Documentation


PixelPAD Reference

Objects

Objects are the main part of any PixelPAD game. Each object represents one active "thing" in your game. Like rooms, each object is defined by an object script, which says what the object looks like, how it should react to other objects, and other things like that. A room can have as many active objects as you want, but when you change rooms, they're all destroyed. To create a new object, use the object_new function.

Rooms

In PixelPAD, rooms are where your game takes place. A room is defined by a room script, which is a Python program whose main purpose is to create and connect objects. You can think of a room as a "scene": a collection of game objects working together to present a specific scenario to the player. There can only be one room active at a time. To change which room is active, use the room_set function.

Sprites

Sprites are pictures. In PixelPAD, every object has a sprite assigned to it that says how the object looks in the game. A sprite is ultimately just an image file uploaded from your computer. You can add one by using the green plus sign (+) on the ASSETS sidebar. To load a sprite from within a script, use the sprite_new function.

Functions

PixelPAD has a number of Python functions, or commands, which affect your game. This is a full list of all functions currently in PixelPAD.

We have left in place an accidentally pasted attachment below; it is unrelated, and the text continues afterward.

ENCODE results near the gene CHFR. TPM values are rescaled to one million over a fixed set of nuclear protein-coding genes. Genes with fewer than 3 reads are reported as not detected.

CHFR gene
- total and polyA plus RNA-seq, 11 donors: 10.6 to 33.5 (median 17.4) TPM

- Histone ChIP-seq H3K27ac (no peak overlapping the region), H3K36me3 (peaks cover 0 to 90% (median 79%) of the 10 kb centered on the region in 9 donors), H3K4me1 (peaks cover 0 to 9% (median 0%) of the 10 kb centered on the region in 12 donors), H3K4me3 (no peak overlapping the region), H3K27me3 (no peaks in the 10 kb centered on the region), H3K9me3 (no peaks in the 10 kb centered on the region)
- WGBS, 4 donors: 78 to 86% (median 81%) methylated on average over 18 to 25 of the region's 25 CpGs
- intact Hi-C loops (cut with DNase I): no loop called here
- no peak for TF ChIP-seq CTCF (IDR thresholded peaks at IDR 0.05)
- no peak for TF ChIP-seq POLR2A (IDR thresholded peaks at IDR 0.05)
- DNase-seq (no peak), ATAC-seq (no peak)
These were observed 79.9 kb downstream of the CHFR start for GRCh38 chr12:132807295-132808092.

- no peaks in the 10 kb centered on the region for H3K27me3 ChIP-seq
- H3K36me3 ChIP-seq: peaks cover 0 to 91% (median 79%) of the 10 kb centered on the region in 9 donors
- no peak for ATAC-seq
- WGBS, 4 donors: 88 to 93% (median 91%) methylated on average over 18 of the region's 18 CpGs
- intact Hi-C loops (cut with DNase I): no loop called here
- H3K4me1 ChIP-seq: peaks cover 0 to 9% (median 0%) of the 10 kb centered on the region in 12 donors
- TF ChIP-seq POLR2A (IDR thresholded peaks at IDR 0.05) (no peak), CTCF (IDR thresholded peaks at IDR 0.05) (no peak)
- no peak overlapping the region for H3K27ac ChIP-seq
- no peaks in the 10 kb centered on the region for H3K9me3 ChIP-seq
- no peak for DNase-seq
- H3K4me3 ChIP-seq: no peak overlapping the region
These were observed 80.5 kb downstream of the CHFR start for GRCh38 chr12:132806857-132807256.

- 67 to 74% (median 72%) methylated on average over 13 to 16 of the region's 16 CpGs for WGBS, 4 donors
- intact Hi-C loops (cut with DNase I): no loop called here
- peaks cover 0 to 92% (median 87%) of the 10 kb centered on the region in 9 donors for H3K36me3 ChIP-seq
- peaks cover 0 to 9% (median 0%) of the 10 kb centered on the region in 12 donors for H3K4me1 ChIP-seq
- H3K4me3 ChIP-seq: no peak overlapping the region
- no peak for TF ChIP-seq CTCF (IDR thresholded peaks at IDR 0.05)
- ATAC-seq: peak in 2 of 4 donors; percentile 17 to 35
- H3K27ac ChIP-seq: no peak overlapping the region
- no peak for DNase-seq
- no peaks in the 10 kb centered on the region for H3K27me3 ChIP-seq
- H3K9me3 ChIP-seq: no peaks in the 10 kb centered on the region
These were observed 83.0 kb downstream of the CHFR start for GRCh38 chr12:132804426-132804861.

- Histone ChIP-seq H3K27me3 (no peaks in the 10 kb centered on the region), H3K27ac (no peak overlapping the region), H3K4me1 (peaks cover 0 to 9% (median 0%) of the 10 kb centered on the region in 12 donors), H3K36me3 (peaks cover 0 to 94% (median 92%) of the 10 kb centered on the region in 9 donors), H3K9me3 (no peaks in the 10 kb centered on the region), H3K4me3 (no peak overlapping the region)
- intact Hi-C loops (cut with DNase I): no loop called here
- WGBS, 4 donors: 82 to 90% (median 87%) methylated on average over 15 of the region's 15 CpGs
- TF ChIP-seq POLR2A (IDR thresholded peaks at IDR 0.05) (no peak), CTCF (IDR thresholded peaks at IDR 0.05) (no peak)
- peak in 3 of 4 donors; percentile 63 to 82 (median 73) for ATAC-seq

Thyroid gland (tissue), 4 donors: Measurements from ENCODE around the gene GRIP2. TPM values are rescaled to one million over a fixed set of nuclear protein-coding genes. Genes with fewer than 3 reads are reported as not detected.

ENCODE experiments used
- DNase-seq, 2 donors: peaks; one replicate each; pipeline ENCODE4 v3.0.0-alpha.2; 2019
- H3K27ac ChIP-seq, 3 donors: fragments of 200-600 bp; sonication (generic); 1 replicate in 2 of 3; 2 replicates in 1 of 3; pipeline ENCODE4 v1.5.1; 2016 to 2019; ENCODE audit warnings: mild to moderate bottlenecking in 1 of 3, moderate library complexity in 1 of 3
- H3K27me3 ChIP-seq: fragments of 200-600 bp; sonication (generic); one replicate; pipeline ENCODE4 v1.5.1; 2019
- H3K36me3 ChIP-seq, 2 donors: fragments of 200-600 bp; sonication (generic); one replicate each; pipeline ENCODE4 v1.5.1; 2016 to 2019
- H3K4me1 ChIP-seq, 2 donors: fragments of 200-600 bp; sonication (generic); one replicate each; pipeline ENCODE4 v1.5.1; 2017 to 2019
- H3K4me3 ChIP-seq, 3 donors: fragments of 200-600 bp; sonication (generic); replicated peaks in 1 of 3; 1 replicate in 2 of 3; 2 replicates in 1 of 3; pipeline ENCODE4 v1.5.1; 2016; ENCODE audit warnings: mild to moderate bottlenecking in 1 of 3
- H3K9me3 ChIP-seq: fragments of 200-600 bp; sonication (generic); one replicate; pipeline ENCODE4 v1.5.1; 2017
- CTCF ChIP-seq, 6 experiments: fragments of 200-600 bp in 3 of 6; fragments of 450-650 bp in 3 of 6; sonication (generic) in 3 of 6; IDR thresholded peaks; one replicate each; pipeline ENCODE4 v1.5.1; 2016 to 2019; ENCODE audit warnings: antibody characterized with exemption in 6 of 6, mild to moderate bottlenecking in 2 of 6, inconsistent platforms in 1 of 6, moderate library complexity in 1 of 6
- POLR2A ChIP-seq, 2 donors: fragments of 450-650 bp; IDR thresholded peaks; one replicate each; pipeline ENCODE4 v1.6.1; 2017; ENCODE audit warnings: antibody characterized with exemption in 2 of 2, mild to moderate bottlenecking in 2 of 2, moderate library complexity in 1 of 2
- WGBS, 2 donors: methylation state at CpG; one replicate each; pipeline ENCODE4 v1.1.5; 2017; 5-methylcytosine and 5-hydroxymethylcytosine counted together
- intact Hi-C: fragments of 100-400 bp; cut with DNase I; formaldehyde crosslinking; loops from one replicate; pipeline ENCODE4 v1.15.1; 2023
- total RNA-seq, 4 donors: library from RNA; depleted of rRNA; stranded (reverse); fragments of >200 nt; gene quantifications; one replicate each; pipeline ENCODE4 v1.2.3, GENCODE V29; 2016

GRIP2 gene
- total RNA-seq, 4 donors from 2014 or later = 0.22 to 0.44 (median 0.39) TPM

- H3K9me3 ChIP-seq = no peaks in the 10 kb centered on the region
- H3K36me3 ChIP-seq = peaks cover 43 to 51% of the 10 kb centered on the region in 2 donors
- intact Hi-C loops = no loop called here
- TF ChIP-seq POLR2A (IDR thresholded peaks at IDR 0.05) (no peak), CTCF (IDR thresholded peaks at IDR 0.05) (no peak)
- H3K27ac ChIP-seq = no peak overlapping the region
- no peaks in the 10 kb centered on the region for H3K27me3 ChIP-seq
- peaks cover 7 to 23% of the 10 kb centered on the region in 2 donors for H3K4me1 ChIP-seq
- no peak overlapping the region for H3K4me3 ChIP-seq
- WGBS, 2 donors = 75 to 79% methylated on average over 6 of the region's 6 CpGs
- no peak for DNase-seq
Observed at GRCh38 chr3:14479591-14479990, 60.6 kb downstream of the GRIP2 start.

animation_new(sprite: sprite, fps: int, start: int, end: int) -> animation

Description
Create a new animation object from the provided sprite sheet.
Parameters
sprite
The sprite sheet to create the animation from.
fps
The frame rate of the animation.
start
The frame number of the sprite sheet to start the animation from. 0 is the top left corner, with numbers increasing to the right and downwards.
end
The frame number of the sprite sheet to end the animation on. 0 is the top left corner, with numbers increasing to the right and downwards.
Returns
A new animation object that plays frames from start to end at a rate of fps.
Example
  walk_right_sheet = sprite_new('spr_walk_right_sheet', 1, 4)
  walk_right_anim = animation_new(walk_right_sheet, 4, 0, 3)
  

animation_set(obj: gameobject, anim: animation) -> None

Description
Set the current animation of the game object obj to the animation anim. Does nothing if the animation is already set on the object.
Parameters
obj
The game object instance to set the animation for.
anim
The animation object to set.
Returns
No return value.
animation_set(player, walk_right_anim)
  

camera_move(dx: int, dy: int) -> None

Description
Move the camera by the specified distances.
Parameters
dx
The distance along the X axis to move the camera.
dy
The distance along the Y axis to move the camera.